File Handling in Linux 6


3.5 What are pttys?

Pseudo-teletypes (pttys, ptys, other variant abbreviations) are pseudo-devices that have two parts: the master side, which can be thought of as the `user', and the slave side, which behaves like a standard tty device.
They exist in order to provide a means to emulate the behaviour of a serial terminal under the control of a program. For example, telnet uses a pseudo-terminal on the remote system; the remote login shell sees the behaviour it expects from a tty device, but the master side of the pseudo-terminal is being controlled by a daemon that forwards all data over the network. They are also used by programs such as xterm, expect, script, screen, emacs, and many others.

3.6 How to handle a serial port or modem?

The handling of serial devices under Unix is heavily influenced by the traditional use of serial terminals. Historically, various combinations of ioctls and other hacks were necessary to control the precise behaviour of a serial device, but fortunately this is one of the areas that POSIX made some efforts to standardise.
If you're using a system that doesn't understand <termios.h>, tcsetattr() and related functions, then you'll have to go elsewhere for information (or upgrade your system to something less archaeological).
There are still significant differences between systems, however, mainly in the area of device names, handling of hardware flow control, and modem signalling. (Whenever possible, leave the device driver to do all the handshaking work, and don't attempt to manipulate handshaking signals directly.)
The basic steps for opening and initialising a serial device are:
  • open() the device; this may require the use of certain flags:
O_NONBLOCK
Opening a dial-in or modem-controlled device will block until carrier is present, unless this flag is used. A nonblocking open gives you the opportunity to disable the modem controls (see CLOCAL below) if necessary.
O_NOCTTY
On 4.4BSD-derived systems this is redundant, but on other systems it controls whether the serial device can become a control terminal for the session. In most cases you probably don't want to acquire a control terminal, and should therefore specify this flag, but there are exceptions.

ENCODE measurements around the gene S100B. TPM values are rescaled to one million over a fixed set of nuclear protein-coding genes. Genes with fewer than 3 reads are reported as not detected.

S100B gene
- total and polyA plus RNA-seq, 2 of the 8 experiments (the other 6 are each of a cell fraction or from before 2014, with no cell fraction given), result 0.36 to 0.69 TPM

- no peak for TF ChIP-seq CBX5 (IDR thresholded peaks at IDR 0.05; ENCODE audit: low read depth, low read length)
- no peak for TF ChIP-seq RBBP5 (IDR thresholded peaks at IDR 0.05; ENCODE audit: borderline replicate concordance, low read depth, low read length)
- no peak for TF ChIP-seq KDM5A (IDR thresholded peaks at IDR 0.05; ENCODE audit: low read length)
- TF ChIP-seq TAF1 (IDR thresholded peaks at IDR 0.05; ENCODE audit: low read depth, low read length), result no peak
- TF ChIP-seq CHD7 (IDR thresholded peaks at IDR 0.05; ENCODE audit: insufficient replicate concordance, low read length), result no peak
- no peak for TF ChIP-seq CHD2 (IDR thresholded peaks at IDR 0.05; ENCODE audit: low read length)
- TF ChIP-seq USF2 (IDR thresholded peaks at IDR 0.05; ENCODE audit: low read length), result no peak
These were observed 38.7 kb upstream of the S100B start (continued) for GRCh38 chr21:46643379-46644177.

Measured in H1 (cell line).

• Use tcgetattr() to retrieve the current device modes. While one will often ignore most or all of the initial settings thus obtained, it's still a convenient way of initialising a struct termios.
  • Set suitable values for c_iflag, c_oflag, c_cflag, c_lflag, and c_cc in the termios structure. (See below.)
  • Use cfsetispeed() and cfsetospeed() to set the desired baud rate. Very few systems allow you to set differing input and output speeds, so as a general rule you should set both to your desired speed.
  • Use tcsetattr() to set the device modes.
  • You may wish, if you used O_NONBLOCK when opening the port, to use fcntl() to ensure that O_NONBLOCK is turned off again. Systems seem to differ as to whether a nonblocking open on a tty will affect subsequent read() calls; better to be explicit.
Once you have opened and set up the port, you can then use read() and write() normally. Note that the behaviour of read() will be controlled by the flag settings you gave to tcsetattr().
tcflush(), tcdrain(), tcsendbreak() and tcflow() are additional useful functions that you should be aware of.
When you're done with the port, and want to close it, be aware of a very nasty little hazard on some systems; if there's any pending output waiting to be written to the device (e.g. if output flow is stopped by hardware or software handshaking), your process can hang unkillably in the close() call until the output drains. Calling tcflush() to discard any pending output is probably a wise move.
(Blocked output on tty devices is by far the most common cause of "unkillable" processes in my experience.)

3.6.1 Serial device names and types

The device names used for serial port devices vary quite widely between systems. Some examples from different systems are:
  • `/dev/tty[0-9][a-z]' for direct access devices, and `/dev/tty[0-9][A-Z]' for modem control devices (e.g. SCO Unix)
  • `/dev/cua[0-9]p[0-9]' for direct access devices, `/dev/cul[0-9]p[0-9]' for dial-out devices and `/dev/ttyd[0-9]p[0-9]' for dial-in devices (e.g. HP-UX)
  • `/dev/cua[a-z][0-9]' for dial-out devices and `/dev/tty[a-z][0-9]' for dial-in devices (e.g. FreeBSD)
The precise interaction between the device name used, and the effect on any hardware handshake lines is system-, configuration- and hardware-dependant, but will usually follow approximately these rules (assuming that the hardware is RS-232 DTE):
  • A successful open of any device should assert DTR and RTS